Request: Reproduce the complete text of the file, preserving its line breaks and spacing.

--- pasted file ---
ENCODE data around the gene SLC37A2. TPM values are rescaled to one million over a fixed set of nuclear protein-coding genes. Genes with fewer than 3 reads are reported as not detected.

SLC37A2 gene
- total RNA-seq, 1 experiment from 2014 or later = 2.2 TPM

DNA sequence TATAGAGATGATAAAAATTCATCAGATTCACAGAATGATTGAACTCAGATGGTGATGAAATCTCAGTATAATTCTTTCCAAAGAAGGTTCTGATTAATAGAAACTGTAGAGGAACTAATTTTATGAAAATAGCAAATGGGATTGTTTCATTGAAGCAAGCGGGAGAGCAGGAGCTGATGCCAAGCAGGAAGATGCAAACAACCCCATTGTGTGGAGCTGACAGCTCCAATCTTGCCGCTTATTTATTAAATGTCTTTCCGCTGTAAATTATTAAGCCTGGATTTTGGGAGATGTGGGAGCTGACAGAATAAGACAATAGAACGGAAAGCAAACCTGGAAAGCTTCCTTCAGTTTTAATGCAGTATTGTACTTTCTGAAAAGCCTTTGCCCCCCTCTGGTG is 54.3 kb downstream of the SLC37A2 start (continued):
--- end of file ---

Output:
ENCODE data around the gene SLC37A2. TPM values are rescaled to one million over a fixed set of nuclear protein-coding genes. Genes with fewer than 3 reads are reported as not detected.

SLC37A2 gene
- total RNA-seq, 1 experiment from 2014 or later = 2.2 TPM

DNA sequence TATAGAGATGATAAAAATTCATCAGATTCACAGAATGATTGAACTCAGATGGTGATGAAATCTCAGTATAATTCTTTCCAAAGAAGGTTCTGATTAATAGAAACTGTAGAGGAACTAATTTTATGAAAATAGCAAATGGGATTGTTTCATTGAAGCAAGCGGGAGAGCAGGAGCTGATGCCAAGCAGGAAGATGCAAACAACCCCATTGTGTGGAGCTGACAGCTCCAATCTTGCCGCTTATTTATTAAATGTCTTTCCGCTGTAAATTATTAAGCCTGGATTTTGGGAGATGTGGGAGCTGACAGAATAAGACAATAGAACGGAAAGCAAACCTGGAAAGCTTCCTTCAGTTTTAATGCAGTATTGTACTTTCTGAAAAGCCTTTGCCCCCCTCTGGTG is 54.3 kb downstream of the SLC37A2 start (continued):